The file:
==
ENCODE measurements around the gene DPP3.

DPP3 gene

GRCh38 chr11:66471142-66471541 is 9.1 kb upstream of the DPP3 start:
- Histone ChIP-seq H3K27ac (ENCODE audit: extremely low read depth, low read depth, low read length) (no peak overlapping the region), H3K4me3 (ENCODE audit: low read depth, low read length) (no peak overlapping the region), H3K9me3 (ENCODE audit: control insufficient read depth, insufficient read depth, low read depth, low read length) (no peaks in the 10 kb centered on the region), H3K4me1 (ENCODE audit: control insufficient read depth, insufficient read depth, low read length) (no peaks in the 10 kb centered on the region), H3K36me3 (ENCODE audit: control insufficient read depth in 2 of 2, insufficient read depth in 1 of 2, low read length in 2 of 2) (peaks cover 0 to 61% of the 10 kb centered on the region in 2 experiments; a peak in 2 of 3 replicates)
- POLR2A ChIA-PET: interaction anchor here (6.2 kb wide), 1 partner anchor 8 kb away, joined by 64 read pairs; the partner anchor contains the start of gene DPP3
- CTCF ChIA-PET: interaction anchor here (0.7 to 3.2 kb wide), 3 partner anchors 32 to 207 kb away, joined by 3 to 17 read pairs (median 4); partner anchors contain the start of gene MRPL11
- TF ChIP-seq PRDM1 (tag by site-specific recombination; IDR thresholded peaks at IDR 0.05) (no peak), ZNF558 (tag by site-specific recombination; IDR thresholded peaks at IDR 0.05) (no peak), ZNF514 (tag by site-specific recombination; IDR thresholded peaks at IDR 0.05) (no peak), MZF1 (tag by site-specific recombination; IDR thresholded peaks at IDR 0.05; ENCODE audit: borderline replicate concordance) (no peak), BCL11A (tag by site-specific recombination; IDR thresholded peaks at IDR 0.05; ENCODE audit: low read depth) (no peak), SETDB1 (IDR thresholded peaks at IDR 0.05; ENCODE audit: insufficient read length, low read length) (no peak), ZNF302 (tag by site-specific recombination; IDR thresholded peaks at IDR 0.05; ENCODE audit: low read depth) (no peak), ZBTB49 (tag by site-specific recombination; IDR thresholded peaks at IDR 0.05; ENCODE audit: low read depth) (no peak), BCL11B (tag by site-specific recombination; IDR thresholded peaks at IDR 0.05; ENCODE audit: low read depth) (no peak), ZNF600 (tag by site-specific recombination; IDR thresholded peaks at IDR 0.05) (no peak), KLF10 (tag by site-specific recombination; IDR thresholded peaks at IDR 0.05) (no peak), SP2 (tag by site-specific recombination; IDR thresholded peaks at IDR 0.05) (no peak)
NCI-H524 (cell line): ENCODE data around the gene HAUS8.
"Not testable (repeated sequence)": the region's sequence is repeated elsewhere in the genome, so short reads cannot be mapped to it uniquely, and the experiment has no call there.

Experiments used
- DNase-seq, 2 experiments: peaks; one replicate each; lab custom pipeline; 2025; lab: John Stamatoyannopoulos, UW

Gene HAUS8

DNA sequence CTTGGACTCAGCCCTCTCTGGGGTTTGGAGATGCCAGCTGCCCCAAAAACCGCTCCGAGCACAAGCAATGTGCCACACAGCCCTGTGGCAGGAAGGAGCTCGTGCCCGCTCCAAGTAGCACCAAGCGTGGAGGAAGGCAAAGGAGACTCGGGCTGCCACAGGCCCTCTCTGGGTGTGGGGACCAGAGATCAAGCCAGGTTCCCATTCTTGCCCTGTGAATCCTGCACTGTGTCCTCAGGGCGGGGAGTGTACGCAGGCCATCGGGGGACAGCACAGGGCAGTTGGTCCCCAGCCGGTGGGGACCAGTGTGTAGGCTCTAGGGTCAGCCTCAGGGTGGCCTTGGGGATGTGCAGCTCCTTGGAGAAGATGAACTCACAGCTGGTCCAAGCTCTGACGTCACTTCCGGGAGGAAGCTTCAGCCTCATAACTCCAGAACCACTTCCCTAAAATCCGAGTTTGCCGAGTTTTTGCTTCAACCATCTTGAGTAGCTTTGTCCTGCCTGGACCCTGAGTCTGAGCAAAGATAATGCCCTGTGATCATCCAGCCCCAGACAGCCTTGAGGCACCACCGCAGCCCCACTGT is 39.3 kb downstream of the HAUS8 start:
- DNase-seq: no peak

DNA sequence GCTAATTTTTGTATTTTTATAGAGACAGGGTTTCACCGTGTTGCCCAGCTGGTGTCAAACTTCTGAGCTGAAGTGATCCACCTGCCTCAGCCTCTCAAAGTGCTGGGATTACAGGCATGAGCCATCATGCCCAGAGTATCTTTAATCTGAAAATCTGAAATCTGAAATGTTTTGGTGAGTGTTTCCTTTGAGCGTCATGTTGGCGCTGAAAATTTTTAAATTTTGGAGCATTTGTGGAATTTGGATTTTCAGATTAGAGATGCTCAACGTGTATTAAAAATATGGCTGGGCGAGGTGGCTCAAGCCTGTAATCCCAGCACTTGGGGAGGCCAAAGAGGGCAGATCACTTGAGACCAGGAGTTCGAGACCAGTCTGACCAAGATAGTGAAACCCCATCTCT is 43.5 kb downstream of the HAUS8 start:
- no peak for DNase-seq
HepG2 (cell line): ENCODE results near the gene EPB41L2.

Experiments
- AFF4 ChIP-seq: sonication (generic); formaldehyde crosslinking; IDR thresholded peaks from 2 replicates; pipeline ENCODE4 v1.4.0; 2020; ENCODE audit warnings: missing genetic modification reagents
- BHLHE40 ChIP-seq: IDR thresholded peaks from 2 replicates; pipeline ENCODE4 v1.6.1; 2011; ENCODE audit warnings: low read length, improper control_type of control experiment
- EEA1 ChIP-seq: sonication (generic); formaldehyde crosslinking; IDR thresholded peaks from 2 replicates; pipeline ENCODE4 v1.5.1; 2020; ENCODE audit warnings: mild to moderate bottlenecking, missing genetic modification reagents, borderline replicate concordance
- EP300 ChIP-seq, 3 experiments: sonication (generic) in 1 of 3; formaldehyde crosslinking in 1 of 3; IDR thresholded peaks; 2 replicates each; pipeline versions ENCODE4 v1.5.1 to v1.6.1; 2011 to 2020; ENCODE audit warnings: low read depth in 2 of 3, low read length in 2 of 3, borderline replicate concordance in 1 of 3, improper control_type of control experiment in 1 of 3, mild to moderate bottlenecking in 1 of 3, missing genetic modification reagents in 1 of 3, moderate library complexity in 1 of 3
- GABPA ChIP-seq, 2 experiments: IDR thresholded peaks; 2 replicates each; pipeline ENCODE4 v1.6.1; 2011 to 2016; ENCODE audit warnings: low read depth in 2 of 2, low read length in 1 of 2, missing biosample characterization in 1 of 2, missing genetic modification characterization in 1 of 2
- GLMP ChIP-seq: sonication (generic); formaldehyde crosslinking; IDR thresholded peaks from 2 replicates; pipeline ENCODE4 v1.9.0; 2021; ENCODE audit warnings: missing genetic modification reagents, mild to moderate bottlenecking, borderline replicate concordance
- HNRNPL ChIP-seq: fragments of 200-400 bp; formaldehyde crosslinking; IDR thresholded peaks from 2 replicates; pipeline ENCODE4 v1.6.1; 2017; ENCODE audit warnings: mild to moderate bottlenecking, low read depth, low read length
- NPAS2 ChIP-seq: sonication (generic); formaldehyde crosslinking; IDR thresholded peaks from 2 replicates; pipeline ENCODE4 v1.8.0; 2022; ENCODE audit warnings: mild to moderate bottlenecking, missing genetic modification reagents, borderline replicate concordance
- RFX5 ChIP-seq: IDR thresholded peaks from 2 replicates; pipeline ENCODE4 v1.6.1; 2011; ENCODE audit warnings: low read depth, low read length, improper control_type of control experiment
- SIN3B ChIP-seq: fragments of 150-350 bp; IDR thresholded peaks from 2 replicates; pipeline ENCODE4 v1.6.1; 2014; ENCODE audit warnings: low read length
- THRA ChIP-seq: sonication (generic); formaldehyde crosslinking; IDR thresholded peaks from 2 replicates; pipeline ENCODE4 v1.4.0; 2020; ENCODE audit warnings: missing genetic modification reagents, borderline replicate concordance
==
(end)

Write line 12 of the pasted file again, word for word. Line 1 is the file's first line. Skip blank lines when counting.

Gene HAUS8